I was tipped off to Marko Kloos’ Frontlines series by The WrongFun Podcast last fall, and they’ve been sitting on my kindle since then– not forgotten, precisely, but in the press of theological texts and papers and a whole spate of John C. Wright stuff, plus books people were giving me for review, they got left behind. But sometimes, books on The Pile get lucky and actually do get read, moving on into the hallowed halls of Books I Have Opinions On.
Oddly enough, like last week’s foray into Voltron, military SF is something that you would think I’m familiar with, when really, I only known the general shape of things. There’s always some overlap with space opera, but push comes to shove, I’m mostly familiar with the high profile works like Starship Troopers, and The Forever War or books that have come to my attention through a recommendation, like Brad Torgerson’s The Chaplain’s War. Terms of Enlistment, the first book in Kloos’ Frontlines, starts off fairly similar to what I have experienced in other military SF novels: We’re following our protagonist’s career through boot camp and onward into the eventual explosions we’re all really here for.
Andrew Grayson is our protagonist here, a young man from one of the North American Commonwealth’s many slums. Overpopulation has become a problem, and, at least in North America, the solution has been mostly to stack the poor into ghetto-cities full of the future’s equivalent to Section 8 housing, where they live meaningless lives on the dole. Grayson, though, is too smart and too driven for that: he’s gone to community college, which the book suggests earns him some mockery from his fellow impoverished, and he’s looking for a way to escape the slums.
That comes to him, unsurprisingly, in the form of the military. There are so many people desperate to escape the meaningless life of the slums that the NAC’s military could never possibly accommodate them all, but Grayson’s been lucky enough to win the lottery that gets him into bootcamp. Terms of Enlistment‘s bootcamp is lacking a lot of the usual hardships and bluster you see in these situations: recruits are told plainly that they can up and leave whenever they want. The military won’t argue with them and will even pay for the bus ride home; after all, someone else will be glad to have the spot.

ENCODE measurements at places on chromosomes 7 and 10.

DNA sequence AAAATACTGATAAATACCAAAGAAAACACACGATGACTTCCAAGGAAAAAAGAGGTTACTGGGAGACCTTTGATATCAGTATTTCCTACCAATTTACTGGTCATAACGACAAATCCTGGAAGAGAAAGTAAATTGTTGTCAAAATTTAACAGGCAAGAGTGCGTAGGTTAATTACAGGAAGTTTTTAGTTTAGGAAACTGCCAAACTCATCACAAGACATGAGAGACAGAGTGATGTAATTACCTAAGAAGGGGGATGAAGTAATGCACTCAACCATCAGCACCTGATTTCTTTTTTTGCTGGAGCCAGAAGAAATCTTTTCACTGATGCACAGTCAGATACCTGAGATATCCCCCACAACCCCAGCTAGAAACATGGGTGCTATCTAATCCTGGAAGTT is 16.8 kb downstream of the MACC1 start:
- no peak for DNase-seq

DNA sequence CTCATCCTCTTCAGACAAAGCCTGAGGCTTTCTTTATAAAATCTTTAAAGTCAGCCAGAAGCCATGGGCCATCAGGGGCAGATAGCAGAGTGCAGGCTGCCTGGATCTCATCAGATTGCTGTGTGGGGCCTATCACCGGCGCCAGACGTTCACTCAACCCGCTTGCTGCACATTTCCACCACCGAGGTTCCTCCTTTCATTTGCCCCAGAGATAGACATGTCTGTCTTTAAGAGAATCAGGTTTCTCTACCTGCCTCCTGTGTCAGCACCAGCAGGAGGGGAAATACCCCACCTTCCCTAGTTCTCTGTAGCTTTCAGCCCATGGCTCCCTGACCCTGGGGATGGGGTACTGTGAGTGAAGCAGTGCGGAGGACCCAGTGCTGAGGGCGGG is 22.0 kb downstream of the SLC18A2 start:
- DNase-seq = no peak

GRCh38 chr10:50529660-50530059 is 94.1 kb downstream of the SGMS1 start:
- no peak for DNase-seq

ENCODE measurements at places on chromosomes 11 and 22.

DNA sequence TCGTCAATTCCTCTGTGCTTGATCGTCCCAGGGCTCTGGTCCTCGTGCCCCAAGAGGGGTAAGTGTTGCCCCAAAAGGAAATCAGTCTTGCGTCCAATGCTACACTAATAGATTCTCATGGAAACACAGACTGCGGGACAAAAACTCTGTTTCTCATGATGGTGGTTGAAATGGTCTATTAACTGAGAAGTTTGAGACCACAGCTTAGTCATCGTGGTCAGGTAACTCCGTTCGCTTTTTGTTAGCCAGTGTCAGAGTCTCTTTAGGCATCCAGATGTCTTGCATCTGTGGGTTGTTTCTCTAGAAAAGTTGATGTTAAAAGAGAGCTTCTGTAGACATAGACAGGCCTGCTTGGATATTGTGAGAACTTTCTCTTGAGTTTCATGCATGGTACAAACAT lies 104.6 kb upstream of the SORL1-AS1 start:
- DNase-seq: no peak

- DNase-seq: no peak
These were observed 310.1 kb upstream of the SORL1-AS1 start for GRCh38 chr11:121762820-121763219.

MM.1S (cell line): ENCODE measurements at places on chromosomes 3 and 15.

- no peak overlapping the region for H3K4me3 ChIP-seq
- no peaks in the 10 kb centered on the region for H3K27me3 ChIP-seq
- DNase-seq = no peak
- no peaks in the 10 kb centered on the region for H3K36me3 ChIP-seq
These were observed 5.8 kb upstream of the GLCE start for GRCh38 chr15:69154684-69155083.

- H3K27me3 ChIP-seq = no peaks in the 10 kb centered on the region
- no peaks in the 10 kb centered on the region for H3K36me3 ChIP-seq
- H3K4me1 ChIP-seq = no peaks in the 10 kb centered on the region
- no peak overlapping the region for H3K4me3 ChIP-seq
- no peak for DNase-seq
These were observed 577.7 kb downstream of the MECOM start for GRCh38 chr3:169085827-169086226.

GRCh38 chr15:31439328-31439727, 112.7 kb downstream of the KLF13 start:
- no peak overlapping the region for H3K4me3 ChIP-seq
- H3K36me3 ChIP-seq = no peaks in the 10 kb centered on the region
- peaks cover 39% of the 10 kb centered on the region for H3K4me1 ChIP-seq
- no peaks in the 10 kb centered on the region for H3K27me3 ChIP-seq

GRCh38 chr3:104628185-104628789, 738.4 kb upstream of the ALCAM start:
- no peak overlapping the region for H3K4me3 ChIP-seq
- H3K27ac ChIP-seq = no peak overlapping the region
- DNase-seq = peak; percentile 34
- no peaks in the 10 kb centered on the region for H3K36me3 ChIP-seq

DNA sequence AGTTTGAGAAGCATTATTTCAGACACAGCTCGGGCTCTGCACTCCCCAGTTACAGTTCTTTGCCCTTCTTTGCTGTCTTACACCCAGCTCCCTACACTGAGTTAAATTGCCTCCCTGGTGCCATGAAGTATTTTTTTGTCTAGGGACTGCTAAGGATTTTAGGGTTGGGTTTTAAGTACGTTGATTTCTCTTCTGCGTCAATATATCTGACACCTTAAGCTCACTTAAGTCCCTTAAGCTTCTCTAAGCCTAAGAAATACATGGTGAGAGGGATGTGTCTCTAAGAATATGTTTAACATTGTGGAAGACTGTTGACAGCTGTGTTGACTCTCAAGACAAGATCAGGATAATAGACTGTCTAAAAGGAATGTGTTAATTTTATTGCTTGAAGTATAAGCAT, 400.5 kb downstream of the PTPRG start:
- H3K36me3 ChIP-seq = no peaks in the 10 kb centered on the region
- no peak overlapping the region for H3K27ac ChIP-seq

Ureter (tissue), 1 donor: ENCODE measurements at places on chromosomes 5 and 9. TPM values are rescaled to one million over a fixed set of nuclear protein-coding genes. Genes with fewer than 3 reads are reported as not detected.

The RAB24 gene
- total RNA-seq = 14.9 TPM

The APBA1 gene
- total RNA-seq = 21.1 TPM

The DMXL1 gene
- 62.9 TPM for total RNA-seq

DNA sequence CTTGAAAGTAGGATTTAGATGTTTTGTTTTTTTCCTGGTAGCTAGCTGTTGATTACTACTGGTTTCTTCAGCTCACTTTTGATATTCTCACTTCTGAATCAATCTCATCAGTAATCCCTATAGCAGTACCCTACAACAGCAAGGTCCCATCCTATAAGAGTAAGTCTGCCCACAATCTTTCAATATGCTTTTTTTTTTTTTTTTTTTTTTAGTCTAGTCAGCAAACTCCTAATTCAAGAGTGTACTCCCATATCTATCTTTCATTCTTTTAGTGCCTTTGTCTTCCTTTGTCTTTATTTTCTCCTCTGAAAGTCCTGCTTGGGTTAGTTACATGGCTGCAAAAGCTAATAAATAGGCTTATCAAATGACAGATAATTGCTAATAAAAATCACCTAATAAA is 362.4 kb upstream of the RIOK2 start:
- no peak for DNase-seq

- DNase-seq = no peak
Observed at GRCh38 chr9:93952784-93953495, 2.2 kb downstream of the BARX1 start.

Unfortunately for Grayson, who desperately wants to leave Earth for a colony world more than anything, he proves to be fairly good at urban warfare and winds up assigned to the Territorial Army. The TA are the grunts who defend the NAC against their Sino-Russian enemies and keep the peace in the frequent welfare riots in the slums. Those riots are Grayson’s first military action in the TA, and instead of popping aliens or Russians with grenades, he’s fighting the sort of people he more or less grew up with– and it all very quickly goes south.
One of the complaints I’ve seen leveraged against the Frontlines books is that they’re fairly standard military SF. But those complaints are almost always lodged by people who admit to not finishing the book, and I can’t help but wonder if it’s because they didn’t finish the book. Maybe it’s the case that they are; I certainly don’t have a ton of familiarity with the tropes of military SF. But I have to say that Terms of Enlistment, in particular, does things I don’t expect it do, and the follow up book, Lines of Departure, seems to be following in its footsteps.